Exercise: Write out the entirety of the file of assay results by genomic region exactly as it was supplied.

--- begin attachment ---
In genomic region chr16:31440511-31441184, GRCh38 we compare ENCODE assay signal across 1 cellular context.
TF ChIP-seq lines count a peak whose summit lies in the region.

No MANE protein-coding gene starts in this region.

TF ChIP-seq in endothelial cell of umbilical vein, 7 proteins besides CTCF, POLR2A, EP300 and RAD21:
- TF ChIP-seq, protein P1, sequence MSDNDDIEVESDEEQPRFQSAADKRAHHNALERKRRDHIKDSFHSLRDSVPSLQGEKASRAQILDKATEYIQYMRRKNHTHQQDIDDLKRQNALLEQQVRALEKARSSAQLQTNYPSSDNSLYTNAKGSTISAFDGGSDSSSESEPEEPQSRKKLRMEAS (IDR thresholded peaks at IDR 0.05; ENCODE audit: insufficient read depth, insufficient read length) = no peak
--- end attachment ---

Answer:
In genomic region chr16:31440511-31441184, GRCh38 we compare ENCODE assay signal across 1 cellular context.
TF ChIP-seq lines count a peak whose summit lies in the region.

No MANE protein-coding gene starts in this region.

TF ChIP-seq in endothelial cell of umbilical vein, 7 proteins besides CTCF, POLR2A, EP300 and RAD21:
- TF ChIP-seq, protein P1, sequence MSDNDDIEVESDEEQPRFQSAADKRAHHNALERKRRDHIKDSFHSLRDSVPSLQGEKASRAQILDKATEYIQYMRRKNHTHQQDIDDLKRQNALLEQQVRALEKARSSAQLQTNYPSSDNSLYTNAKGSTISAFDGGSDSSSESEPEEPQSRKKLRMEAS (IDR thresholded peaks at IDR 0.05; ENCODE audit: insufficient read depth, insufficient read length) = no peak